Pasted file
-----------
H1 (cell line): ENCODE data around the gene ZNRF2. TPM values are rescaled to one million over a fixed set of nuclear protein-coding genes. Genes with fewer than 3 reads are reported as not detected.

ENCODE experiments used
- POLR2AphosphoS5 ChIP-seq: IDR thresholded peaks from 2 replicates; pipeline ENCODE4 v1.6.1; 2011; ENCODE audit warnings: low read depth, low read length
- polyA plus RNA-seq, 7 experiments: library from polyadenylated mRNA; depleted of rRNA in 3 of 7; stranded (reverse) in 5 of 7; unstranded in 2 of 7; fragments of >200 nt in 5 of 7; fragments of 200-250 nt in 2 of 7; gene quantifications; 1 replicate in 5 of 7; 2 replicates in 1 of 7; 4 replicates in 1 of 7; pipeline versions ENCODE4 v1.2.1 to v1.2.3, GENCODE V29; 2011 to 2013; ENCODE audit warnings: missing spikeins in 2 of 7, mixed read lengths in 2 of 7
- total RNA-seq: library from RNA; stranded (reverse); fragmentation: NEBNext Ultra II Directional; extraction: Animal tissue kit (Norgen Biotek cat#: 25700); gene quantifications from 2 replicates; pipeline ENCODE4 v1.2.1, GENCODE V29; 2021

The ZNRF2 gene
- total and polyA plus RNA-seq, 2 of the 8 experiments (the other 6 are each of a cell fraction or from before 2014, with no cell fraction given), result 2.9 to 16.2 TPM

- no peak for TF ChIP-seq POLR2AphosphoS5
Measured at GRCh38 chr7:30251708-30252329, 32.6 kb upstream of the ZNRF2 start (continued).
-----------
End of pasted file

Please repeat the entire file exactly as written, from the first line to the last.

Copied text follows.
H1 (cell line): ENCODE data around the gene ZNRF2. TPM values are rescaled to one million over a fixed set of nuclear protein-coding genes. Genes with fewer than 3 reads are reported as not detected.

ENCODE experiments used
- POLR2AphosphoS5 ChIP-seq: IDR thresholded peaks from 2 replicates; pipeline ENCODE4 v1.6.1; 2011; ENCODE audit warnings: low read depth, low read length
- polyA plus RNA-seq, 7 experiments: library from polyadenylated mRNA; depleted of rRNA in 3 of 7; stranded (reverse) in 5 of 7; unstranded in 2 of 7; fragments of >200 nt in 5 of 7; fragments of 200-250 nt in 2 of 7; gene quantifications; 1 replicate in 5 of 7; 2 replicates in 1 of 7; 4 replicates in 1 of 7; pipeline versions ENCODE4 v1.2.1 to v1.2.3, GENCODE V29; 2011 to 2013; ENCODE audit warnings: missing spikeins in 2 of 7, mixed read lengths in 2 of 7
- total RNA-seq: library from RNA; stranded (reverse); fragmentation: NEBNext Ultra II Directional; extraction: Animal tissue kit (Norgen Biotek cat#: 25700); gene quantifications from 2 replicates; pipeline ENCODE4 v1.2.1, GENCODE V29; 2021

The ZNRF2 gene
- total and polyA plus RNA-seq, 2 of the 8 experiments (the other 6 are each of a cell fraction or from before 2014, with no cell fraction given), result 2.9 to 16.2 TPM

- no peak for TF ChIP-seq POLR2AphosphoS5
Measured at GRCh38 chr7:30251708-30252329, 32.6 kb upstream of the ZNRF2 start (continued).